You may have noticed that Pastor with a Purse has been pretty quiet this year. I’ve been spending a lot of what used to be my creative writing time praying, resting, and scooping up fresh motivation.
But life has also fundamentally changed. The good news is that I’ve accepted my first foster care placement. Those of you who have been with me for years know that I began this adventure back in 2008. There’s been a lot of discerning and waiting and praying and preparing to turn the dream of fostering into a real person who now shares my home and life. You can read more about how and why I got here in Mother One Day and Today is the Day. Now, I can say with profound gratitude and a dash of trepidation–the wait is over.
Almost four weeks ago, on an ordinary Wednesday, I got a call about a young girl in need of a new home. We met on Friday and she told her social worker that she wanted to live with me for two reasons: I’m nice, and she wanted to go to church. She visited my home on Sunday and she moved in on Monday. Two days later we had her registered at her new school.
The past month has been a flurry of phone calls, appointments, social worker visits, emergency team check-ins, back-to-school night, emailing teachers, finding new healthcare providers, and adjusting to our new normal.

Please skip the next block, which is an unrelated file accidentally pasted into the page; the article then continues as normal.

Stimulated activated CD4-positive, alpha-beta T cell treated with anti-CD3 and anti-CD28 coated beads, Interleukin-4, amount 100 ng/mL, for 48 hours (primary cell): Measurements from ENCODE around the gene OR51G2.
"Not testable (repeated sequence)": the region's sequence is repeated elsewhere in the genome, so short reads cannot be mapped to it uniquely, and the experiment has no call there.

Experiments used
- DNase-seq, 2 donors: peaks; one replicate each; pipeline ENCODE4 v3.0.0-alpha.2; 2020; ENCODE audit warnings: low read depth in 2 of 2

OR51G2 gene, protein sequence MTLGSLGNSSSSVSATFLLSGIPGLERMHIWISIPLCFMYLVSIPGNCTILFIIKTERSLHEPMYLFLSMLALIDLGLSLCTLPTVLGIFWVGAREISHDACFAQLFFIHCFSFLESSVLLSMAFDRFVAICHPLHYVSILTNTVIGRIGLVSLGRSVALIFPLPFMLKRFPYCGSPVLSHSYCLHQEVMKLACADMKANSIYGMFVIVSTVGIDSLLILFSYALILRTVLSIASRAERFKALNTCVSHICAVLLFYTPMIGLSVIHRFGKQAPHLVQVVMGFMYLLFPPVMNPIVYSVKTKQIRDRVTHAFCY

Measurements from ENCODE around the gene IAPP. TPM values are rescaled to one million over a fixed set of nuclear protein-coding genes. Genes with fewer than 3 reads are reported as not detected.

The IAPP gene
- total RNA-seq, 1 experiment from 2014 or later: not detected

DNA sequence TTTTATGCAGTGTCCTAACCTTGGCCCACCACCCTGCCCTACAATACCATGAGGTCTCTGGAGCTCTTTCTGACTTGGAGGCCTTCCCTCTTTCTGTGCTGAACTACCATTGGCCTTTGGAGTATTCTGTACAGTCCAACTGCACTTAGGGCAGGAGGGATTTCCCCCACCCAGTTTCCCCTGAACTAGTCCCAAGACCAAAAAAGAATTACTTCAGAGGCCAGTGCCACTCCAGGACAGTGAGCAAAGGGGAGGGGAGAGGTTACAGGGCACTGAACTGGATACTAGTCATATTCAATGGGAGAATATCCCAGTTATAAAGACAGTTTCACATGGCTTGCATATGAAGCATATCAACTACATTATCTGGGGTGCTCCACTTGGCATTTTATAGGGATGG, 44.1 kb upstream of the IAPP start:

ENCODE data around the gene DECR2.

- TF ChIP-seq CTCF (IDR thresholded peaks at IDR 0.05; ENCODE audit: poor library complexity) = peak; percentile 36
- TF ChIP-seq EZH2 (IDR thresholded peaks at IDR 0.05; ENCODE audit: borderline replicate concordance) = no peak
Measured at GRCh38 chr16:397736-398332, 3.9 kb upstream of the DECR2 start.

I’d love to chronicle all the new experiences, struggles, joys, and fears, but one challenge of being part of a foster care story is that I can’t legally share any details about her on the internet and social media. There’s a chance that one day she may legally be my daughter, but there’s also a likelihood that she will be a temporary daughter. Only God knows that bit–the big, uncertain future–but I’m content to live each day simply focusing on her needs here and now.
Rather than fret about things I can’t control, I’m focusing on the fundamentals like her knowing I will always feed her and provide her with clothes and school supplies. Academic “success” in the pressure cooker of Silicon Valley? That doesn’t even make my list of top 25 priorities.
I’m tossing aside conventional parenting expectations to meet the most basic and important human needs: to feel safe, to be loved unconditionally, to build trust, to care for our bodies and our hearts, to know what to do with the nasty emotions that make sneak attacks and leave us reeling, to be free to be a kid after your childhood is stolen from you, event by painful event. If I had to do a 30 day review, I’d say we are doing pretty darn well.
There are so many feelings and so much exhaustion. Here’s what I posted to my Facebook wall last night as I lay curled up in bed, limp and weary but wired:
This is the most significant thing I’ve done with my life to date. I’m mostly living hour by hour, flexing my life around the ever-changing and delicate needs of this precious human that has taken over my house and my time and will likely take over my heart. I sink into my beloved mattress at my new bedtime of 10pm and gulp in the stillness and quiet, and take lots of deep breaths and think–this is so big, and good, and scary, and fun, and motivating.